16. Visit Lumbermen’s Arch
Lumbermen’s Arch is a giant arch created by three very large trees. The first version of the arch was created in 1912 for a visit from the Duke and Duchess of Connaught. The arch was replaced by a much more simple version in 1952.
17. Visit the Lighthouses at Stanley Park
There are two lighthouses located in Stanley Park: The Brockton Point Lighthouse and the Prospect Point Lighthouse. The Brockton Point Lighthouse was constructed in 1890. It’s a square tower that’s painted red and white. The base of the lighthouse is arched and even has a walkway beneath it. Currently the lighthouse is inactive. The Prospect Point Lighthouse is much smaller. It was built in 1888, just four days after Stanley Park opened.
18. Explore the Many Trails at Stanley Park
In addition to the Seawall that surrounds the park, there are numerous trails within the park itself.
The Cathedral Trail leads to the Seven Sisters Replantation. The original Seven Sisters were large old growth trees that needed to be cut down for safety purposes. The city planted new trees in honor of those giant trees.
The Avison Trail is a steep trail that will give you a glimpse below the Lions Gate Bridge.
The Beaver Lake Trail is also a pretty trail that leads to the lake. It’s a nice place to get away from the sounds of traffic and people.
19. Engage in Sports and Recreation
Stanley Park is home to a number of clubs, including the Golf Club, Rowing Club, Yacht Club, Brockton Point Cricket Club, and the Lawn Bowling Club.
In addition to the activities above, there are also volleyball courts, basketball courts, and tennis courts.
20. Visit Ceperley Park
Ceperley Park features a large grassy area, two large playgrounds, and a basketball court. Ceperley Park is close to the beach and is a popular destination for families. (FYI Ceperley Park is often referred to as Ceperley Field.)
While at the park, you can also see the Air India Memorial, which is dedicated to the citizens that lost their lives during the terrorist attack in 1985.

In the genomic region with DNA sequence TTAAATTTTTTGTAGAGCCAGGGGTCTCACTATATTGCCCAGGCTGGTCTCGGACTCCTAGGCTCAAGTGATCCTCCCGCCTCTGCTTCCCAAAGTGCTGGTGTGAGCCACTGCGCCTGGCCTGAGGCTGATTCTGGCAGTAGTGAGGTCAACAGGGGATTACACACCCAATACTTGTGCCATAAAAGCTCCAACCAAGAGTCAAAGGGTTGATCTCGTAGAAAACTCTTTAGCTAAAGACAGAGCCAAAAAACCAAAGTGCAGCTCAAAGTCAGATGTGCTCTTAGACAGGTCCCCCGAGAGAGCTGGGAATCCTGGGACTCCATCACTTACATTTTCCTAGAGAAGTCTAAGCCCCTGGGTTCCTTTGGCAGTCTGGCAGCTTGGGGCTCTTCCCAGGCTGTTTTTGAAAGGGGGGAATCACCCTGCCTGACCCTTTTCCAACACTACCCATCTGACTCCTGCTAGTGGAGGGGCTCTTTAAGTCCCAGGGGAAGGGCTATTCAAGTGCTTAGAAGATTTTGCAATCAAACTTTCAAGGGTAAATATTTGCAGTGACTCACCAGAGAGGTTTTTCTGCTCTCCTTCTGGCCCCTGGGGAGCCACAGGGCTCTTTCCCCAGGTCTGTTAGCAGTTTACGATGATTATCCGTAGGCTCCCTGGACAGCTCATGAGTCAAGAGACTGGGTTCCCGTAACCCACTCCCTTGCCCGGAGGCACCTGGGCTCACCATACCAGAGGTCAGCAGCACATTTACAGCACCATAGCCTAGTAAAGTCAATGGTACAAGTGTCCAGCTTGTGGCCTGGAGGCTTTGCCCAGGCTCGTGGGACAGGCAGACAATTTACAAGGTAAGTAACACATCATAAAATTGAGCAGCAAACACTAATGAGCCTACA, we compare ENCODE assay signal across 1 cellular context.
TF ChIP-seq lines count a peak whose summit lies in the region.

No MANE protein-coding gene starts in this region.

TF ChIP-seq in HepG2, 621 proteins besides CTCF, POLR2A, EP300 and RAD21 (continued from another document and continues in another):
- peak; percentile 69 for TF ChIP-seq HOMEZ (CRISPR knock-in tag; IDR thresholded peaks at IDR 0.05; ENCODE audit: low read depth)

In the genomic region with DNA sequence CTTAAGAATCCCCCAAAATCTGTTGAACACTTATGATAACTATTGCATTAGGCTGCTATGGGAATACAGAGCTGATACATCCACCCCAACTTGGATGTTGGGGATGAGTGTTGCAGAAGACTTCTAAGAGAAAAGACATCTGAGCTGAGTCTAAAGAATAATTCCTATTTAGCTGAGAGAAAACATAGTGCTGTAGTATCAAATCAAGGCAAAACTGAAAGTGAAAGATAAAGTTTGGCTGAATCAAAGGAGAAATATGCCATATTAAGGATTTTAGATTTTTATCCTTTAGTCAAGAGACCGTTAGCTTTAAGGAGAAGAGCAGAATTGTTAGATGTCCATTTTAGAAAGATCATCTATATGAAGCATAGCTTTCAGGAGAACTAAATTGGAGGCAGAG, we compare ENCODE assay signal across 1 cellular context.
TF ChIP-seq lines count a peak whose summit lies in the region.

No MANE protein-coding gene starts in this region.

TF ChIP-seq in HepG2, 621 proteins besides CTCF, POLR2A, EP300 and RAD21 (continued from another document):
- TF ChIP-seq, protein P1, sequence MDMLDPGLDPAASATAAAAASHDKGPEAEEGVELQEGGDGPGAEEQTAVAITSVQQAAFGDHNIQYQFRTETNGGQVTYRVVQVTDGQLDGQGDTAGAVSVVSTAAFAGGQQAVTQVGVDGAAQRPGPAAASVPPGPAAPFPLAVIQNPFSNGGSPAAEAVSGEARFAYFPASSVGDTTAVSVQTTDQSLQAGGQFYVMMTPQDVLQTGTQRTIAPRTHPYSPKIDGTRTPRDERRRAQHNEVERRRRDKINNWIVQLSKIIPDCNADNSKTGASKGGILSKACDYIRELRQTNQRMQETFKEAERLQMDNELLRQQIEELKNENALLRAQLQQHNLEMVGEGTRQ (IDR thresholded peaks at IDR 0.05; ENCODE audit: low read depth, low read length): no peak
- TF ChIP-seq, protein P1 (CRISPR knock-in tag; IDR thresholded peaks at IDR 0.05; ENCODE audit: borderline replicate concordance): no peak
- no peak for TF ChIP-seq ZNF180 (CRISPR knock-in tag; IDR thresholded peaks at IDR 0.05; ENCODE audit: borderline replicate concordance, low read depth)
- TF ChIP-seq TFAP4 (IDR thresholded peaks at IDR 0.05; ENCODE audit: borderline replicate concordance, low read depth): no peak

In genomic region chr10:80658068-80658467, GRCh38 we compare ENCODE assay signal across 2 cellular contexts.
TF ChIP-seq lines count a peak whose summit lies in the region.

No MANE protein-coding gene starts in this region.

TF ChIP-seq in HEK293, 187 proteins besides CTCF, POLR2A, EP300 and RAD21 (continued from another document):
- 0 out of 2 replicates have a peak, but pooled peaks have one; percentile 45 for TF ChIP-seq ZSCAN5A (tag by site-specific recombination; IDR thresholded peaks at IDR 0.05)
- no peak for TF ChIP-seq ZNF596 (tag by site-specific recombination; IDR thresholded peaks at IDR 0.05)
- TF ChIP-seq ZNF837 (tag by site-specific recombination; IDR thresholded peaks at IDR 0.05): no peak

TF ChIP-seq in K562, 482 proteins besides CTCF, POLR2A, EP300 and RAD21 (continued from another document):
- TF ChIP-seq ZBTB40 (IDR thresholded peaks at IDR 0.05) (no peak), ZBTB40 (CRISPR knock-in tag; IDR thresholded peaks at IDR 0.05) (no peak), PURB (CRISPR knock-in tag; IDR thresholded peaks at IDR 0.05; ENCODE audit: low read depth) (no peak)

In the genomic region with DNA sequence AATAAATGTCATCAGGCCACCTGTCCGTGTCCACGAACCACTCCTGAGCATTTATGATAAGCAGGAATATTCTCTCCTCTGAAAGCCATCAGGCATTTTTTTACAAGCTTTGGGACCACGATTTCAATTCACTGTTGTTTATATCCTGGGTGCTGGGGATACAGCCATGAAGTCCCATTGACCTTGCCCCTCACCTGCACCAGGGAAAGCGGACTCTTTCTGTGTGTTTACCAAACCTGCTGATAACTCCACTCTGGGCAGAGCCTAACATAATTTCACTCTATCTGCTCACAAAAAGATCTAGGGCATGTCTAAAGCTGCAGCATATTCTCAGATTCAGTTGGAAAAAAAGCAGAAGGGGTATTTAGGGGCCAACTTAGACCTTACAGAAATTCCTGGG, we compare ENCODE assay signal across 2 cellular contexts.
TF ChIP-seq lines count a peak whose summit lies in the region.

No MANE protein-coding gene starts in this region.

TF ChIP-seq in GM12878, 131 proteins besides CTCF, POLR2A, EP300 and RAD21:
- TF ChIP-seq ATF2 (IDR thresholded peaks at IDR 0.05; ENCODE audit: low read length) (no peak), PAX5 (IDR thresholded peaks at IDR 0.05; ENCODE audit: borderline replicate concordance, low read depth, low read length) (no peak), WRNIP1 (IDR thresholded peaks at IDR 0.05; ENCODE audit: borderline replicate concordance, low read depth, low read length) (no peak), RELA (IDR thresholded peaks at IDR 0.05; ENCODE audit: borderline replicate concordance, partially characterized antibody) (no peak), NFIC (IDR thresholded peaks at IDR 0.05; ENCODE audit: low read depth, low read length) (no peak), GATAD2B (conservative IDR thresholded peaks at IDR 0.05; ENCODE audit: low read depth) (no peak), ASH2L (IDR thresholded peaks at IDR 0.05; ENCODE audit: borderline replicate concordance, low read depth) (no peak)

Ceperley Park is typically one of the most busy sections of Stanley Park. It’s home to numerous events, including Movies in Stanley Park.
21. Eat at the Teahouse in Stanley Park
One experience we highly recommend is making reservations at the Teahouse in Stanley Park. This nice restaurant serves dishes inspired by local ingredients. It’s the perfect place to visit to rest after enjoying the outdoor activities at the park. The Teahouse is generally open Thursdays through Sundays.
Some examples from their menu at the time of writing include: lobster bisque, pan-seared steelhead salmon, miso glazed sablefish, and chocolate milano cake. We calculated the average price of an entree, and the average price was $41 CAD. You can view their full menu here.
22. Have a Craft Beer at Stanley Park Brewing
After exploring the seawall, head to Stanley Park Brewing to enjoy a bite to eat and a craft beer. They brew their own beer, and each type of beer is a tribute to the park. For example, Windstorm (West Coast Pale Ale), Sunsetter (American Wheat Ale), and the Trail Hopper IPA (India Pale Ale).
Their beers are unfiltered (which improves the taste) and they dry-hop (which enhances the hoppy flavor). Their brewmaster has been working there for over 10 years, so he knows what he is doing!
You can also plan to have a meal at their brewpub. Their menu includes dishes like chicken wings, gyoza, fish tacos, and cheeseburgers. You can view their full menu here. (They are also open for brunch!)
23. Enjoy Views of the Lions Gate Bridge
While you’re walking along the seawall, you’ll see the Lions Gate Bridge. The suspension bridge crosses over the Burrard Inlet. You can easily view the bridge from Prospect Point, or from the Avison Trail. The Lions Gate Bridge was constructed in 1937 is one of the most-photographed sites in Vancouver BC.
What to Pack for a Trip to Stanley Park
We recommend that you pack the following items when you travel to Vancouver BC:
- Packable rain jacket
- Comfortable daypack
- Portable charger (so your cell phone doesn’t run out battery)
- Insulated water bottle
- Comfortable walking shoes
- Flannel shirt
(Click on any of the above images for current pricing and shipping information.)
Hotels Near Stanley Park
The Westin Bayshore, Vancouver, is very close to Stanley Park. It’s located just 800 meters from the park entrance. The Westin Bayshore is right on the waterfront, so it’s definitely a picturesque location in Vancouver BC.
If you have the budget, one of the best hotels in Vancouver BC is the Fairmont Hotel Vancouver. The hotel has the nickname “castle in the city”, so you know it’s fancy. The hotel recently completed a $75 million renovation, so it is nothing short of spectacular. The Fairmont Hotel Vancouver is 1.7 kilometers from Stanley Park.